By Nancy Griffin
Maine’s work force must grow if Maine’s businesses are to grow. That’s the conclusion of a new report on the future of the Maine economy.
Across the state, jobs remain empty as employers seek to fill them, according to the roughly 1,000 business people interviewed and hundreds of experts who participated in the report. A similar report published eight years ago, when the economy was less vigorous, concluded the biggest obstacle to Maine’s economic growth was the high cost of doing business here—including taxes, health insurance, energy, and regulations. Now business is booming and things have changed.
At the growing Front Street Shipyard in Belfast, Human Resources Director Penny Combs attests to the report’s findings.
“We’re having the same problems as everyone else,” she said. “I go to job fairs and high schools to see who’s looking for jobs. I archive every resume we get. I work with three or four community colleges and boat-building schools, one out of state. I’m doing what everyone else does.”
Combs said five years ago, multiple applications came daily.
“Now we’re lucky to get one once a week. I spend a lot of time at high schools trying to convince kids they can get a shorter, less expensive education leading to a good job,” she added.
The report, “Making Maine Work: Critical Investments for the Maine Economy,” highlights several other challenges and suggestions for meeting them, including the implementation of high-speed broadband throughout the state. Produced by the Maine State Chamber of Commerce, the Maine Development Foundation, and Educate Maine, the report offers suggestions for the next governorto remedy the situation.
Despite a small increase in population in Southern Maine, where the demand for workers is unsurprisingly higher, even the influx of 1,704 people between 2010 and 2017 won’t provide the labor needed for available jobs. Cumberland County alone, where 40 percent of Maine’s job growth is happening, would need an influx of 6,000 workers before 2034 to meet the potential growth.
Fourteen counties lost 2,697 people in the same eight-year period through a combination of more deaths than births, and virtually no in-migration.
The report, published in July, states: “From March 2013 to March 2018, Maine added 25,000 new jobs, yet its workforce was unchanged. The Maine Department of Labor reports that unemployment has reached decades-low levels in recent months, and stood at 2.8 percent in May 2018. Continued job growth in this situation is unsustainable.”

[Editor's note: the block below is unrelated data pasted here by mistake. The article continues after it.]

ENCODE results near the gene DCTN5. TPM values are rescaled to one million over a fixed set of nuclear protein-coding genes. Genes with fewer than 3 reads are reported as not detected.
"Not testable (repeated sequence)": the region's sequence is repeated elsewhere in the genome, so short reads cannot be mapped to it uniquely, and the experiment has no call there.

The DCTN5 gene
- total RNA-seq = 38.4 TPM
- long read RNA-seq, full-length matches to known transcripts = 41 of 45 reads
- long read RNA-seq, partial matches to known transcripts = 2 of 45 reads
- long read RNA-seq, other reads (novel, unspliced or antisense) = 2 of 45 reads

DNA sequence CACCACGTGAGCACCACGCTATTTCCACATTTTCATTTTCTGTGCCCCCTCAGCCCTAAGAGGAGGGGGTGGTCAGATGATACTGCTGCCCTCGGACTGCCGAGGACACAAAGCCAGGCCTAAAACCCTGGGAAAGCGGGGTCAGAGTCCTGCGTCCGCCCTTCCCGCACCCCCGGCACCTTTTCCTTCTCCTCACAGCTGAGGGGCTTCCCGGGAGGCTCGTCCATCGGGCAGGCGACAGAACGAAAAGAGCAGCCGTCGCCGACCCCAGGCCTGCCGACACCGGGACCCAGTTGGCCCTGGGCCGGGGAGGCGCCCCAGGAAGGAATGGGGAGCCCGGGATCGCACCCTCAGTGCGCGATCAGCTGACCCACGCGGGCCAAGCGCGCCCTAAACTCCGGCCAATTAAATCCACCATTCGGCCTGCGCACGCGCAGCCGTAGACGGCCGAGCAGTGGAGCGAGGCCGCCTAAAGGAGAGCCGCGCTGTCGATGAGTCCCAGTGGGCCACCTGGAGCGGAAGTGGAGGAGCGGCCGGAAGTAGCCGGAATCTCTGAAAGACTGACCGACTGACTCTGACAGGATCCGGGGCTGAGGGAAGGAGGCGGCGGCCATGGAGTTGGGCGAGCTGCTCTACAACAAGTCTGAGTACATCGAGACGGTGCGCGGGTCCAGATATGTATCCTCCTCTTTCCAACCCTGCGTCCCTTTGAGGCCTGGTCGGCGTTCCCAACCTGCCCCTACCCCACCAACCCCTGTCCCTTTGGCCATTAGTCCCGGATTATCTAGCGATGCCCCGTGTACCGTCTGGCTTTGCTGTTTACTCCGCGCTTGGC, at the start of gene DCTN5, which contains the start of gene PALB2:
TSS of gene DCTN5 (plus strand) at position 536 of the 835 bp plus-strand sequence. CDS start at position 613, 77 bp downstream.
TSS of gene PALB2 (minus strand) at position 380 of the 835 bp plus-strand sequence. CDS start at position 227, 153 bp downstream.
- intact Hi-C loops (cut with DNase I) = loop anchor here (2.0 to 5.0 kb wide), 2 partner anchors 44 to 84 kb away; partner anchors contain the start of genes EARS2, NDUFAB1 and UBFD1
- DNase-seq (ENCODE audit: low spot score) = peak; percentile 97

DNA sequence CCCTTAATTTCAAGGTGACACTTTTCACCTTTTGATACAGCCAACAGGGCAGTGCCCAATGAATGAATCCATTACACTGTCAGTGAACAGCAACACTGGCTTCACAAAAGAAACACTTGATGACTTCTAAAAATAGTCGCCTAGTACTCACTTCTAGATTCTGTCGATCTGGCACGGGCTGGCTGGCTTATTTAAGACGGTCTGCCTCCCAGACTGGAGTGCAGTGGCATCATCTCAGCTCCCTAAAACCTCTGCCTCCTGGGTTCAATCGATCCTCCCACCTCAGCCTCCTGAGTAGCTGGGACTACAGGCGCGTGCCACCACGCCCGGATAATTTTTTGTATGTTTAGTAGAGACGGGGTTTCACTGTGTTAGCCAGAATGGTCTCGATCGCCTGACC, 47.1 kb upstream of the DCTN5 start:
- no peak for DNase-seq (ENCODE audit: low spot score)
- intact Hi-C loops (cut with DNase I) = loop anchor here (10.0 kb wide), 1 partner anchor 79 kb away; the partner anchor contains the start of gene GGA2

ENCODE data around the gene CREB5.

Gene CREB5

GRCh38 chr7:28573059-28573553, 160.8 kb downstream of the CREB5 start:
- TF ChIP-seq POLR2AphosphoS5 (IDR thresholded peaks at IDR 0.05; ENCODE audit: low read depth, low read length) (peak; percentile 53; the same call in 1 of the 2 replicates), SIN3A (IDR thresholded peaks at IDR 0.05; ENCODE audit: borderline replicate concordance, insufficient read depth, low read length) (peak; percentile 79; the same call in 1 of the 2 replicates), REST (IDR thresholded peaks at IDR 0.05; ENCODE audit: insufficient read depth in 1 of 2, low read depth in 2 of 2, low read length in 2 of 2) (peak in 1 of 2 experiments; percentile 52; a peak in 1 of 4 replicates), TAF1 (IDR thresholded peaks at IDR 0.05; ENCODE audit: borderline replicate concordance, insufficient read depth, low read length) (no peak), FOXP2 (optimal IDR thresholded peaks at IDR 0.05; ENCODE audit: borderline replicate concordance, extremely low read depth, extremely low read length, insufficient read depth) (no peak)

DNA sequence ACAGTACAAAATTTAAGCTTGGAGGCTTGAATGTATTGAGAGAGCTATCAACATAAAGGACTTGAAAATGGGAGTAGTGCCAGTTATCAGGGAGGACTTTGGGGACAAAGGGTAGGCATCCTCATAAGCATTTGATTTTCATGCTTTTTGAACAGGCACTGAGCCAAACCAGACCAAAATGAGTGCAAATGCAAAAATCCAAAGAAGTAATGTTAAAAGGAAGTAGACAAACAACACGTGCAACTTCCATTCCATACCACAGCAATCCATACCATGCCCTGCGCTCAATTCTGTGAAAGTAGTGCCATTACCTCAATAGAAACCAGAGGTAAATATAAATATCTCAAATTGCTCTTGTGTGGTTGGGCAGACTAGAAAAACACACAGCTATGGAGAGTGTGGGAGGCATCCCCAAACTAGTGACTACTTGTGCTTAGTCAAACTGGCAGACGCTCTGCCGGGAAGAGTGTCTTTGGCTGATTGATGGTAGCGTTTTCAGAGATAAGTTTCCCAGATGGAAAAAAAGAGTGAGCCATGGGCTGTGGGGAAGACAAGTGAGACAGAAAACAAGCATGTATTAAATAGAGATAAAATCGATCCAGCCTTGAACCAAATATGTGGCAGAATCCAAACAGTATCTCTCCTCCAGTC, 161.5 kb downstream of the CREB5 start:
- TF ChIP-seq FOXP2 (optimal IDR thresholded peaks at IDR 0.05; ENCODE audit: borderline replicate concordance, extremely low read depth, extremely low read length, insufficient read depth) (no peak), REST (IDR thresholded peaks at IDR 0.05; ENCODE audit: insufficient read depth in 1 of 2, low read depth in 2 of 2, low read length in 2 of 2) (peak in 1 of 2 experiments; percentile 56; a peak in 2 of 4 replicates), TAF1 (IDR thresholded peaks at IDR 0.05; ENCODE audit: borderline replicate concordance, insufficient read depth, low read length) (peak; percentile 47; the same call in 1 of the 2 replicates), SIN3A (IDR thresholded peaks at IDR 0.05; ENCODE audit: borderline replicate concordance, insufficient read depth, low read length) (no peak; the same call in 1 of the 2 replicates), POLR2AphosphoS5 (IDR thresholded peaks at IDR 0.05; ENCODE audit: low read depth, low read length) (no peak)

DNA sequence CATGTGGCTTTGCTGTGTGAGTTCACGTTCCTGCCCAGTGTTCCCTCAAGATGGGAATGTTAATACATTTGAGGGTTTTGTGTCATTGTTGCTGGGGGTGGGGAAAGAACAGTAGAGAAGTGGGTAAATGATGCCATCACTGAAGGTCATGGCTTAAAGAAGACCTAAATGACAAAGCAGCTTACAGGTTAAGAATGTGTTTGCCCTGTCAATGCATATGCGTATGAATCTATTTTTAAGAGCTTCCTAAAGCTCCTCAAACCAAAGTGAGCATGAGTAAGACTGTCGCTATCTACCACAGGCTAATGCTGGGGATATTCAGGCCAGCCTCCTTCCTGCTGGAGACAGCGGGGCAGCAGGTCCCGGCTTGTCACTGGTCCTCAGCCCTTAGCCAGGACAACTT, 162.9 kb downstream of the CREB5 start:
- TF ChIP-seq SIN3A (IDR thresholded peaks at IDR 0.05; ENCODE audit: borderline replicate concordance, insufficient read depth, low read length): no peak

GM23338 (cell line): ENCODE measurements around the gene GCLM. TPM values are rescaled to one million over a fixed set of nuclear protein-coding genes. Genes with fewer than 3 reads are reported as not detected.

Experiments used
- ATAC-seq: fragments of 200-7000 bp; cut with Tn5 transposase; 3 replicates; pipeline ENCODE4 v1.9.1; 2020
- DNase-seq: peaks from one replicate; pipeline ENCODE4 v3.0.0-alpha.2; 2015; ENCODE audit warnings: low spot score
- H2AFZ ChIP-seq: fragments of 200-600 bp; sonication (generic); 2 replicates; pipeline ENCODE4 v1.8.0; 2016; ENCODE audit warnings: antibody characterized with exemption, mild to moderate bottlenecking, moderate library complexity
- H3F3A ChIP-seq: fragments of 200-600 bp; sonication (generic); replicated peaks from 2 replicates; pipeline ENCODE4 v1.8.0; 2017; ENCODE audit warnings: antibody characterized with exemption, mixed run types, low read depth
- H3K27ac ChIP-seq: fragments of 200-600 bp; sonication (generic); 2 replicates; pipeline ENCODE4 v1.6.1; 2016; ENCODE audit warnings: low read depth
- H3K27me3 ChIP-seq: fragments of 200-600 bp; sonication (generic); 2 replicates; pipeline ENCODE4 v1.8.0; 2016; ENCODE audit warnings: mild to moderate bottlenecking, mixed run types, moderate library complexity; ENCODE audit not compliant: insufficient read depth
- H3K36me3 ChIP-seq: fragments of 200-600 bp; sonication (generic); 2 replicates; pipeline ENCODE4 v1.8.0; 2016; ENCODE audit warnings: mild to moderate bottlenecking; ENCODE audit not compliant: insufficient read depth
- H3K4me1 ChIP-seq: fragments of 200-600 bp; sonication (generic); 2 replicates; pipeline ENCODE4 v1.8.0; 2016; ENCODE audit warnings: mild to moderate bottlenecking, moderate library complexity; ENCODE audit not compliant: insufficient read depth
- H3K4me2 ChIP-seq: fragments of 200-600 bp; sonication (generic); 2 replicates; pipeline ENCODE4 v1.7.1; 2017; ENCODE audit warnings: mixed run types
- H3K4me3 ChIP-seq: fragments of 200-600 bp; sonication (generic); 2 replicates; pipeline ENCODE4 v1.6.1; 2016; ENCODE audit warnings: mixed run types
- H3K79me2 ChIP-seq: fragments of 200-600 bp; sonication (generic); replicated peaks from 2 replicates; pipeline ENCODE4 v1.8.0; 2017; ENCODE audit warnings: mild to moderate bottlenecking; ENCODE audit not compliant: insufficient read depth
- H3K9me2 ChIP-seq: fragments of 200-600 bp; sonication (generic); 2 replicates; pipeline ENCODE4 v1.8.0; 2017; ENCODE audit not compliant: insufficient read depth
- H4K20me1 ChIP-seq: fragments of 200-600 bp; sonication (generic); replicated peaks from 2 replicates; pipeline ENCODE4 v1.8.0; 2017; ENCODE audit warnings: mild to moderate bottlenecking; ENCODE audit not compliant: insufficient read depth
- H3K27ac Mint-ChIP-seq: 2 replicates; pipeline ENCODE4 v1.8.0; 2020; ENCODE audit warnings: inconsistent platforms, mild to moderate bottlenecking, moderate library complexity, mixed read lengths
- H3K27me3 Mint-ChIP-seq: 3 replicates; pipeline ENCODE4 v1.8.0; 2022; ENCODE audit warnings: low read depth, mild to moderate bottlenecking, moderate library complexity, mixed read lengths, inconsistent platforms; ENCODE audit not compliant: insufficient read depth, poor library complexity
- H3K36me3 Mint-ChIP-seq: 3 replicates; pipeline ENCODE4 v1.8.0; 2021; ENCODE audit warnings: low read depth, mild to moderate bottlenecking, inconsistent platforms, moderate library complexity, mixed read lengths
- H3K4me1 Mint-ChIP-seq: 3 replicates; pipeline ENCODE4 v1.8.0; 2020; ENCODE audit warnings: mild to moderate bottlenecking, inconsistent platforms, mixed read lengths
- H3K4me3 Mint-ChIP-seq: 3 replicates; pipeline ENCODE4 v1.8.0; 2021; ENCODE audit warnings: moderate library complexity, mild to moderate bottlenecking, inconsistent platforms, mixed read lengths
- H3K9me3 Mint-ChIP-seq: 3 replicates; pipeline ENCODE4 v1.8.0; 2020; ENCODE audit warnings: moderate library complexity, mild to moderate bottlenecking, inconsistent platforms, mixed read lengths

A key recommendation is to grow the work force by marketing Maine not just as a vacation destination, but as a career destination. The plan also calls for providing college education and debt-forgiveness incentives, and attracting and helping integrate foreign immigrants.
The report does not address seasonal industries such as farms, hotels, and restaurants which have come to depend at least partly on temporary foreign workers. Many businesses were unable to get enough foreign workers due to visa constraints. But the report’s findings about a smaller local work force, added to the visa limits, meant some seasonal restaurants failed to open or were forced to close. All along the coast, restaurants were advertising from spring into summer for every kind of worker.
“We opened a new restaurant in Scarborough in July and it was crazy, trying to find cooks,” said Jen Brenerman. She and her husband, Brian, own and operate downtown Portland’s Shays Grill Pub and their new venture, the 100-seat Dunstan Tap and Table. “Our regular four or five cooks were working long, long hours while new cooks came and left, usually without notice. This week, we’re fully staffed. I hope it lasts.”
Jen and Brian have been in the restaurant business for a combined 50 years, and she reports her friends in Portland restaurants are having the same problem. Some have cut back on hours, others on seating, to try to accommodate staffing shortages.
“We were forced to shut down between 2 p.m. and 5 p.m. because our short staff didn’t have time to prep. Customers don’t understand, so you get bashed on social media when you have to close. It’s not easy.”
Other recommendations include education goals, such as helping already employed adults gain new skills; doing more to help young students achieve in school; encouraging diverse educational pathways; and increasing funding for education.
Affordable high-speed broadband is the third report recommendation. The authors urge the state to commit to a $100 million annual program for broadband expansion, private and federal investment in the state broadband program, and finding ways to increase digital literacy for residents.
The fourth group of recommendations are aimed at one of the primary obstacles identified in the first report—the cost of health care in Maine. While it is not the top challenge identified this year, it is the first concern participants feel the next governor should address by implementing expanded Medicaid as voters chose in last year’s referendum. They say the next two priorities for a new administration should be increasing the work force and high-speed internet.
About half of Maine’s roadways, 17,600 miles, are not served by adequate broadband and “what is considered adequate today won’t be adequate five years from now,” said the authors.
The last goal encourages development of a comprehensive state economic strategy in 2019. Energy costs, transportation needs, and increased research and development are the next three most important issues, they found.
Maine’s advantages for incoming workers include natural beauty and outdoor activities, the authors point out. Competitive advantages for businesses include natural resources that can be used to develop alternative energy sources, seaports, thriving food, aquaculture, and forest products industries as well as innovative research centers.